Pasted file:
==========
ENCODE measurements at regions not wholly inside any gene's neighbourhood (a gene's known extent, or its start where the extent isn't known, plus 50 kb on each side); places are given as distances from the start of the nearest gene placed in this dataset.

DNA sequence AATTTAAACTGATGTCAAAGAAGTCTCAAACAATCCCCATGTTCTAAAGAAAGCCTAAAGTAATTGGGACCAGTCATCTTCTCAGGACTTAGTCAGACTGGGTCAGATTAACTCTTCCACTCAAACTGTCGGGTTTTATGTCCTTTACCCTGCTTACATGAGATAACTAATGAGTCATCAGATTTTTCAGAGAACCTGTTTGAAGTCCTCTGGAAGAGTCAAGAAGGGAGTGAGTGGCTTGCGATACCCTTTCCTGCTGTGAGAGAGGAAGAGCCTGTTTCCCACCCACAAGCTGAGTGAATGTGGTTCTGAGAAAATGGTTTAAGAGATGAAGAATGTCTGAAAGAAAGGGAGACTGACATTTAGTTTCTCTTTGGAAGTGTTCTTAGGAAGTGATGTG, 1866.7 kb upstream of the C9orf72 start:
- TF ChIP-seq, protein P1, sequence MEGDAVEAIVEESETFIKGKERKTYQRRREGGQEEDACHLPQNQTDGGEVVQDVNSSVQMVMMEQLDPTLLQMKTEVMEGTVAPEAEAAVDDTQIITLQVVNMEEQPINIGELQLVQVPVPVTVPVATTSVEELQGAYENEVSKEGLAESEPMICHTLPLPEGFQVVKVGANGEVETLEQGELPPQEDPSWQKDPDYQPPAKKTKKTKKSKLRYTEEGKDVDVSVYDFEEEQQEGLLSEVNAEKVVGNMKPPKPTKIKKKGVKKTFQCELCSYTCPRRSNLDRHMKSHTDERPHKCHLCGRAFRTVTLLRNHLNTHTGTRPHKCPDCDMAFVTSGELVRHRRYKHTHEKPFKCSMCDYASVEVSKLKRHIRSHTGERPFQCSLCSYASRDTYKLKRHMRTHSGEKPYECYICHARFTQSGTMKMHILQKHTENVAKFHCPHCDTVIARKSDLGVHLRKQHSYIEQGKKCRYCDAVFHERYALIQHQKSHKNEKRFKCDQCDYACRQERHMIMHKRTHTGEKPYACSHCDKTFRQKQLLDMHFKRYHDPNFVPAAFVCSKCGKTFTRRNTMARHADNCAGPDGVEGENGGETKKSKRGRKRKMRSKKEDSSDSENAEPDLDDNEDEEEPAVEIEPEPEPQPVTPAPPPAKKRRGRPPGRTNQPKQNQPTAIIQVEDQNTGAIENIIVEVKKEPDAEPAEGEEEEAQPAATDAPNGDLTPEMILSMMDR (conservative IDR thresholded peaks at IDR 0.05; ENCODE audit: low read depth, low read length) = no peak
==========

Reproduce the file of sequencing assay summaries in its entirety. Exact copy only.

ENCODE measurements at regions not wholly inside any gene's neighbourhood (a gene's known extent, or its start where the extent isn't known, plus 50 kb on each side); places are given as distances from the start of the nearest gene placed in this dataset.

DNA sequence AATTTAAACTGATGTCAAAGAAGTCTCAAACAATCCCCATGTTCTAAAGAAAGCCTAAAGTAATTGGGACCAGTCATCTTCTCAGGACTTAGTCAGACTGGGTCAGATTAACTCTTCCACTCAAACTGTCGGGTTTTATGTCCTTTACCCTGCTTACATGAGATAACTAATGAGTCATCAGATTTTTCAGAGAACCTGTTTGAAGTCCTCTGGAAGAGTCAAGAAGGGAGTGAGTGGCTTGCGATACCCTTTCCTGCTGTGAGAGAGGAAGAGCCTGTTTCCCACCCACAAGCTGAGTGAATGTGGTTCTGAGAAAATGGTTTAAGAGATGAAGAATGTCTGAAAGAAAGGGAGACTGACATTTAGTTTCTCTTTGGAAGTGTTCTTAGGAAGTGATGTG, 1866.7 kb upstream of the C9orf72 start:
- TF ChIP-seq, protein P1, sequence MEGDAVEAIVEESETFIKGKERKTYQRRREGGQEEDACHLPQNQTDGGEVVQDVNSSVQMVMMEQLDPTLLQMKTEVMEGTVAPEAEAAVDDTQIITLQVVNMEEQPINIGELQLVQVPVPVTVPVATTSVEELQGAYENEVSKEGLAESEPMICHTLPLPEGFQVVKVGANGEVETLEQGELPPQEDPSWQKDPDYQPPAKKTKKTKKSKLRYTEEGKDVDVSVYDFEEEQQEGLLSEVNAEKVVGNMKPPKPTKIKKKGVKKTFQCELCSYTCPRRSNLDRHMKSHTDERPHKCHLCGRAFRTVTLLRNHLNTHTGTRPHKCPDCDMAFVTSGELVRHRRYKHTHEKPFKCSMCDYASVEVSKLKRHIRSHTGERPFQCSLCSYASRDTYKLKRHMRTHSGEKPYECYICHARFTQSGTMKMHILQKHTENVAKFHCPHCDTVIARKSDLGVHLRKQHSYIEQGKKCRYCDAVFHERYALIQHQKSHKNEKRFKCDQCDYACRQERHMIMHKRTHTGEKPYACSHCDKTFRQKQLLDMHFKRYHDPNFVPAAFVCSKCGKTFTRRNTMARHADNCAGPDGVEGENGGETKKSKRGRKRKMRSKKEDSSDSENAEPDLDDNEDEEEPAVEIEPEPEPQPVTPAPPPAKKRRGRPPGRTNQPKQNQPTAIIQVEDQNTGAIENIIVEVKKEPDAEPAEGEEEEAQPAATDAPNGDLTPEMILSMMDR (conservative IDR thresholded peaks at IDR 0.05; ENCODE audit: low read depth, low read length) = no peak